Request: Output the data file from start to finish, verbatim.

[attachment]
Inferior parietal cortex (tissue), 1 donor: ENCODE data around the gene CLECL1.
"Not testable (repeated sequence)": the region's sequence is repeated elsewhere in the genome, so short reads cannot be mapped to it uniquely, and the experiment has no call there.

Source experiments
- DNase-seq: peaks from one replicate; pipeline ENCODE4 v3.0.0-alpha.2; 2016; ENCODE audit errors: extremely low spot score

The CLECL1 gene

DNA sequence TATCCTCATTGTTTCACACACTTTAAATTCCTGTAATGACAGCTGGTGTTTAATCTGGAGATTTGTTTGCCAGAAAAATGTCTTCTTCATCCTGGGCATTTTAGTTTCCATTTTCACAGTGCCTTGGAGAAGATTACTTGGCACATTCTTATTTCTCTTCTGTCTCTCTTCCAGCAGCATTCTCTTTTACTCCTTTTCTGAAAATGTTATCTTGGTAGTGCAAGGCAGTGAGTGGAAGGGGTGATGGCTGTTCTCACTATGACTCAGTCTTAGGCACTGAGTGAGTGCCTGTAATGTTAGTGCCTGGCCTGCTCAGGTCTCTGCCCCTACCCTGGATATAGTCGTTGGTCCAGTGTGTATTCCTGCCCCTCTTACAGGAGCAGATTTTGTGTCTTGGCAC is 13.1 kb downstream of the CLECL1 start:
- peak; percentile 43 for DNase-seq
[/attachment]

Inferior parietal cortex (tissue), 1 donor: ENCODE data around the gene CLECL1.
"Not testable (repeated sequence)": the region's sequence is repeated elsewhere in the genome, so short reads cannot be mapped to it uniquely, and the experiment has no call there.

Source experiments
- DNase-seq: peaks from one replicate; pipeline ENCODE4 v3.0.0-alpha.2; 2016; ENCODE audit errors: extremely low spot score

The CLECL1 gene

DNA sequence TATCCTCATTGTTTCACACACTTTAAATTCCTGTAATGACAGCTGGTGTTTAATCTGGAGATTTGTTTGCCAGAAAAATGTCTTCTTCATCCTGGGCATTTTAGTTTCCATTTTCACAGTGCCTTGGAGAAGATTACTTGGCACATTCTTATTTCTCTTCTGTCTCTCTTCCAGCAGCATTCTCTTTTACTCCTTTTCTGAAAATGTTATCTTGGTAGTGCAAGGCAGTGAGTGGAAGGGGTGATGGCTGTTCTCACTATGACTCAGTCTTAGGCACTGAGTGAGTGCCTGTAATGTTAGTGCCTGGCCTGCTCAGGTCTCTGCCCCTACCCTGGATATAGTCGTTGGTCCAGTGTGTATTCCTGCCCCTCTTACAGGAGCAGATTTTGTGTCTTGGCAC is 13.1 kb downstream of the CLECL1 start:
- peak; percentile 43 for DNase-seq